Despite its limited availability, rock phosphate can be efficiently utilized by


some plants. There is little universal agreement on what those plants are, but on
everybody’s list are buckwheat, sweetclover and mustard; other recommendations
are Indian corn and rape. Most legumes are better than average at picking up rock
phosphate, and most grasses and small grains are worse than average.
For a philosophical comparison of rock phosphate and the synthetic, acidulated
fertilizers, see chapter 1. Where organic certification standards forbidding the use of
synthetic phosphorus fertilizers are in force for philosophical reasons or marketing
purposes, rock or colloidal phosphate has to be the preference. Otherwise, the
synthetics are worth considering, especially if they are less costly and their use
is restricted to an initial period of building up phosphorus reserves. Among the
synthetics, triple phosphate or superphosphate should be the choices2 .
Before any inorganic phosphorus fertilizer is used, one should determine that
phosphorus is indeed deficient. Organic residues contain more phosphorus than
most people realize and are often sufficient for maintaining the soil supply. Most
of the phosphorus in residues is inorganic, but both the organic and inorganic forms
have a high availability. One exception is starting a crop in a cold Spring; this may
warrant supplemental phosphorus even if the soil reserve is adequate.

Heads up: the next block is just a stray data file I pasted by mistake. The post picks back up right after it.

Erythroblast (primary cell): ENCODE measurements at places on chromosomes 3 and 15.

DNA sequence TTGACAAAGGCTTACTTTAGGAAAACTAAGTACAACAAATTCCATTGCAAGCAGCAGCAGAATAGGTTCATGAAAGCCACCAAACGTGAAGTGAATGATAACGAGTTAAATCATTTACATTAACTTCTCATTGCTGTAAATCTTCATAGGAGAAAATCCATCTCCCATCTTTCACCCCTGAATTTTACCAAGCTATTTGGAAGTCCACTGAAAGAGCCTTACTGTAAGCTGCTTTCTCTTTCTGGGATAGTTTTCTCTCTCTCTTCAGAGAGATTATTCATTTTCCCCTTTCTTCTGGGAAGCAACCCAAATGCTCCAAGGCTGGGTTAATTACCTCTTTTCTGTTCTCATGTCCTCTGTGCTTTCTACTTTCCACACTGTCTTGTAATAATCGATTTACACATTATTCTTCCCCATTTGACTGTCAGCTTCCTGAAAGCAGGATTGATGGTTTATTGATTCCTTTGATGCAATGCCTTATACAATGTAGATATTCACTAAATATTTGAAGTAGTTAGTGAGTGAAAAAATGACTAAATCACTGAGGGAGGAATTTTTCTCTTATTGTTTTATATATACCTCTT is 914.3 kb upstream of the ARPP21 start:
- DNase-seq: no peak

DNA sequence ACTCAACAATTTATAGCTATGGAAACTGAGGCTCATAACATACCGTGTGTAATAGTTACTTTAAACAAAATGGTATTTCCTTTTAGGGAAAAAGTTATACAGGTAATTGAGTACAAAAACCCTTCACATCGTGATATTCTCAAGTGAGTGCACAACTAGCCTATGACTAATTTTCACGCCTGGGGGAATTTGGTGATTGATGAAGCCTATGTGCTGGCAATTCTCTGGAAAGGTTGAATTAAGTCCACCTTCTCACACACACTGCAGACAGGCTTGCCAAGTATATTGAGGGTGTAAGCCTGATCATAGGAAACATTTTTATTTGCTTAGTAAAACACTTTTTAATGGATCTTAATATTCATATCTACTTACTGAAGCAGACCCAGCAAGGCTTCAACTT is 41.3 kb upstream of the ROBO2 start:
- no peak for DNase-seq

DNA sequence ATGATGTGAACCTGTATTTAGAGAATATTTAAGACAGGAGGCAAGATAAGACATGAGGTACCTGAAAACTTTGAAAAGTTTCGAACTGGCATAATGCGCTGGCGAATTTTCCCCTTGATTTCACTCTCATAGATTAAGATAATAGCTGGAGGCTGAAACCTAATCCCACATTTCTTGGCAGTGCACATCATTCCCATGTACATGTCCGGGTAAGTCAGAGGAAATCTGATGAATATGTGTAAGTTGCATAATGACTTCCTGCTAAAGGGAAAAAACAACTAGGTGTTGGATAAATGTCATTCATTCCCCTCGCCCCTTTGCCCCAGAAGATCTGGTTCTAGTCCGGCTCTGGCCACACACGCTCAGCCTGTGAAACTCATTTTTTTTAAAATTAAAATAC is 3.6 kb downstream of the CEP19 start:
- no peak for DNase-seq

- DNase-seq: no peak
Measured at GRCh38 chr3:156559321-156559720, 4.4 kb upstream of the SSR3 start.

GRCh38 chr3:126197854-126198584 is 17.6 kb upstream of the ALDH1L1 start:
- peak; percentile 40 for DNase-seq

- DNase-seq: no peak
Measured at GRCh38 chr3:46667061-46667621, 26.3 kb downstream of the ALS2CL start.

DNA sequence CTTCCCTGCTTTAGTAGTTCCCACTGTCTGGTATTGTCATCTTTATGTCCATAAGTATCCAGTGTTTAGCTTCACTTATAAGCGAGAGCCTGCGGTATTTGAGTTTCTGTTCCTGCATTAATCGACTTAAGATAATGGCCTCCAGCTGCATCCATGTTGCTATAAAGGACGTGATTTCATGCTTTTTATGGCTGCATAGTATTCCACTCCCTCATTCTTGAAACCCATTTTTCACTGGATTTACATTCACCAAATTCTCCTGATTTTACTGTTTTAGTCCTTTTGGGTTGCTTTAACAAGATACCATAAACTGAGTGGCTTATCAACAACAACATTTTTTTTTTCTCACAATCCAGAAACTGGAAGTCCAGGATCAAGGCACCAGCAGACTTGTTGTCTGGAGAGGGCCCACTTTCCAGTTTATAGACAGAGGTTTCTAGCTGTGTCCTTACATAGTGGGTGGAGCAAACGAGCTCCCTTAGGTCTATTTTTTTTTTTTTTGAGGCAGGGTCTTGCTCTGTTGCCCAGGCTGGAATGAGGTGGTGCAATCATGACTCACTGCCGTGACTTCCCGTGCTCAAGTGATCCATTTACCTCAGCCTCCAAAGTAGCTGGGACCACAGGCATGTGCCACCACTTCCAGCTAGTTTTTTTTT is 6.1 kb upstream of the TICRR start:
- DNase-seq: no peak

Spreading Rates
The phosphorus test di↵ers from tests for other major nutrients in that the result
does not state how much phosphorus the soil contains, but only whether or not
adding fertilizer is warranted. Consequently a low test result does not by itself
indicate how much fertilizer is likely to be necessary.
The amount that is necessary depends upon the fixing power of the soil, that
is, the power of the soil to lock up fertilizer phosphorus. The fixing power depends
upon the nature of the soil and upon the soil pH. Several states have developed
tests to measure this fixing power, or they have successfully correlated the phos-
phorus test with the fixing power. The University of Vermont, for example, bases
a fertilizer recommendation on phosphorus and aluminum tests, on the assumption
that aluminum is responsible for locking up phosphorus. This method works very
well for acid soils in Vermont and possibly in other states in New England but not
for soils with a low aluminum content.
In a state where recommendations are based upon the fixing power of the